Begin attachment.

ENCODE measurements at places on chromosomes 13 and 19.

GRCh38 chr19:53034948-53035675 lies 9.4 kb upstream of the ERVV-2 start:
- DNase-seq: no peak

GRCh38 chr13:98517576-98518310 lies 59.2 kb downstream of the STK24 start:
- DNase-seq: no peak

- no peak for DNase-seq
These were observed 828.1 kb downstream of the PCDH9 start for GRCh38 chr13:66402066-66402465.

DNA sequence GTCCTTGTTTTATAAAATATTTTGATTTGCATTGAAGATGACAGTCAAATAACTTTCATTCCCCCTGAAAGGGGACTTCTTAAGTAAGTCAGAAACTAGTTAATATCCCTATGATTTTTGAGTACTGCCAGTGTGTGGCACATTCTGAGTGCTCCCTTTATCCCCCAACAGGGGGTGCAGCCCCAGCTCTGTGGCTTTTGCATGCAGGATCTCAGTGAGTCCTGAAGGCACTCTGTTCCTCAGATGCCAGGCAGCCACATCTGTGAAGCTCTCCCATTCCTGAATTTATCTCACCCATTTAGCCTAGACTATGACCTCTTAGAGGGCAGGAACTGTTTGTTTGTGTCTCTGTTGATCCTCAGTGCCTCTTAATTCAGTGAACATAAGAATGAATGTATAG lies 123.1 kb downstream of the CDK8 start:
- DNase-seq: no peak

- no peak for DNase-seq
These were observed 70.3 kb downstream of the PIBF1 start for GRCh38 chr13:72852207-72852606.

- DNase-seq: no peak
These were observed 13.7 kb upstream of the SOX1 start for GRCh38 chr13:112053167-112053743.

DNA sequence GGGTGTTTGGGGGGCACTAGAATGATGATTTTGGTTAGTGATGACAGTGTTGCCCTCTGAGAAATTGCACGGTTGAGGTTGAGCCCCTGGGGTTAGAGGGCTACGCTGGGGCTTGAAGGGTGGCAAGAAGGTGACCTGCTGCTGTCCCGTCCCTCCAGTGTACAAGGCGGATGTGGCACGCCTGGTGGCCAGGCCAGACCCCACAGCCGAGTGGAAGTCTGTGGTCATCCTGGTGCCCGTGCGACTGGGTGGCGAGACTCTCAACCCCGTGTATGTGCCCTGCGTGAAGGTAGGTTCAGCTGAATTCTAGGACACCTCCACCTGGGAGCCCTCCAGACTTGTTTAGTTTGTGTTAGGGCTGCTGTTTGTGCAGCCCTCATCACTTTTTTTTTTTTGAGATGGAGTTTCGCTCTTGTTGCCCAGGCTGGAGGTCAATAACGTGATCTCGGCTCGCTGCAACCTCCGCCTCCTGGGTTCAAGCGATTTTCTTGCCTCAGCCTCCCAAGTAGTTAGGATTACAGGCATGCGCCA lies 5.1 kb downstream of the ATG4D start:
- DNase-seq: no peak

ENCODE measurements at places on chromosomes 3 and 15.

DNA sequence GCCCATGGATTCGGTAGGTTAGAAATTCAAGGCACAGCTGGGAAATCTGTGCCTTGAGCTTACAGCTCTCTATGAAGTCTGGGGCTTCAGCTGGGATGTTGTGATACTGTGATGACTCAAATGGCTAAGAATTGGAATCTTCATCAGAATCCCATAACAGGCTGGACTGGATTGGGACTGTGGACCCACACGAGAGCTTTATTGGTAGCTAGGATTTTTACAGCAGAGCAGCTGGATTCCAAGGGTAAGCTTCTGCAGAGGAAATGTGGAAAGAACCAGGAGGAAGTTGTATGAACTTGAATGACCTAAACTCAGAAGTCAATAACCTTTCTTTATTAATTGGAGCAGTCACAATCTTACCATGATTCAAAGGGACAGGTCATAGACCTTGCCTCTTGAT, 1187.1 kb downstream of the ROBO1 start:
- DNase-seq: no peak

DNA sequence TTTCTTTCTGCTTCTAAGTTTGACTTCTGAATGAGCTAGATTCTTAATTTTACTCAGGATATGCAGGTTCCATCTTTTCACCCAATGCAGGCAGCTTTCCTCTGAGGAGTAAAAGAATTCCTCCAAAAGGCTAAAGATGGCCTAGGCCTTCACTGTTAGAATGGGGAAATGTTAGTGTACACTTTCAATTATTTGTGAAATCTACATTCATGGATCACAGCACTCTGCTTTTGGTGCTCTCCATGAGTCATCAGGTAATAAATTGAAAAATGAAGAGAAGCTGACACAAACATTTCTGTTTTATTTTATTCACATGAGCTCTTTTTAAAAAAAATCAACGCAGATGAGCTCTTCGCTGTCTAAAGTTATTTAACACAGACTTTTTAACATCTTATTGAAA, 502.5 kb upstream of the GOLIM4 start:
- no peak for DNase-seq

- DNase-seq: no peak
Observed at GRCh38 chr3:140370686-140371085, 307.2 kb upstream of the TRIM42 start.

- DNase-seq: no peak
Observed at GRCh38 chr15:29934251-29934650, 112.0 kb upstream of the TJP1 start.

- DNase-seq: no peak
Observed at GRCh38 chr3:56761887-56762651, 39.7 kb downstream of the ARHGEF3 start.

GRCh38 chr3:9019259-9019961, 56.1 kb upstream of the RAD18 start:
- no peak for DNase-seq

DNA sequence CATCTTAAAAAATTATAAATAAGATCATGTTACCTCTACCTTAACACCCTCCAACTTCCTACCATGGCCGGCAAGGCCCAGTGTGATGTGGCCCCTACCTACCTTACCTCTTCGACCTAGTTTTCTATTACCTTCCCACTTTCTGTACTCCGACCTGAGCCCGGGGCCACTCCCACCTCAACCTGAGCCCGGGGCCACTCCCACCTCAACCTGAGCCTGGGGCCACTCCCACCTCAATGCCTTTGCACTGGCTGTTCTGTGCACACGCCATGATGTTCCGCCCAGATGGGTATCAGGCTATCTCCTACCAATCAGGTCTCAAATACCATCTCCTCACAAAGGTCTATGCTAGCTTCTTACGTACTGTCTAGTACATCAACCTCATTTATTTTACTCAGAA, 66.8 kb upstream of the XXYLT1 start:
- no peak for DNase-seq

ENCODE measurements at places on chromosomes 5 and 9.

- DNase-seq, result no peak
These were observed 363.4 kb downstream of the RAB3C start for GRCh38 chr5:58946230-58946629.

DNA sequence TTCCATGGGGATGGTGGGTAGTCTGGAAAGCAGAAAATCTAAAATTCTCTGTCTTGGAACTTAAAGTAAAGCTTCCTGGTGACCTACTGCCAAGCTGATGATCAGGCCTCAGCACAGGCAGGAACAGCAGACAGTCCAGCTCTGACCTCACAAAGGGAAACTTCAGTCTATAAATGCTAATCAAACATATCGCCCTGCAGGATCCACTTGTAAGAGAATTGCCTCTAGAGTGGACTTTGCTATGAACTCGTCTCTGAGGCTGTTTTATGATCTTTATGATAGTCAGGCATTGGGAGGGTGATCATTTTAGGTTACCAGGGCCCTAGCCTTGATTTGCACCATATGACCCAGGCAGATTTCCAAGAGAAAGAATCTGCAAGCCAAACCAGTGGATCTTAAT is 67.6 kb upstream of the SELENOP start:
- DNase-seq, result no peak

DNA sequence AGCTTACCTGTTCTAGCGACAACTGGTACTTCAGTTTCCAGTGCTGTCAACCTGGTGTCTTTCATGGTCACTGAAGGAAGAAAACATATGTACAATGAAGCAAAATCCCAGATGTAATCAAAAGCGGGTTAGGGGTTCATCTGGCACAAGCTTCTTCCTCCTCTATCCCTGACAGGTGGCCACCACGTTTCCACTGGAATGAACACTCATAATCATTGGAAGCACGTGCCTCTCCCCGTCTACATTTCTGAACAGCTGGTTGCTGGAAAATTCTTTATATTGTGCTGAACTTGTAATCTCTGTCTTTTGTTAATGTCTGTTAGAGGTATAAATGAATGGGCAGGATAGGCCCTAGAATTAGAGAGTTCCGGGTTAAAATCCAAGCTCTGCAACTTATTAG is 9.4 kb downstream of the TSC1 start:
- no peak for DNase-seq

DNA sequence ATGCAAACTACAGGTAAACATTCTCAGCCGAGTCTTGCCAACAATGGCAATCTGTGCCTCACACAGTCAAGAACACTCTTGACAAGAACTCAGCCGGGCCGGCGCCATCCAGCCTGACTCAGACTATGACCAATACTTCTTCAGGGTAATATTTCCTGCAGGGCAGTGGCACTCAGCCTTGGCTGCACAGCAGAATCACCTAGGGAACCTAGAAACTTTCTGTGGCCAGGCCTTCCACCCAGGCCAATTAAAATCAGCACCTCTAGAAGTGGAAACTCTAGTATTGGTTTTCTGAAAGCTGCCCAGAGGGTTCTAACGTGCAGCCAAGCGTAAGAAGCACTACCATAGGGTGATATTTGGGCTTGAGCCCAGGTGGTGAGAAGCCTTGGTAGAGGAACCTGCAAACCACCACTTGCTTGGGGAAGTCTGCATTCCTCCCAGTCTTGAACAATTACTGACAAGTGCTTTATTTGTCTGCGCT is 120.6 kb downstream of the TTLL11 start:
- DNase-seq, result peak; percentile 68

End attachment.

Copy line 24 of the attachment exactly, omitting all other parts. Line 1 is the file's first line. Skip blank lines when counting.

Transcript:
Observed at GRCh38 chr15:29934251-29934650, 112.0 kb upstream of the TJP1 start.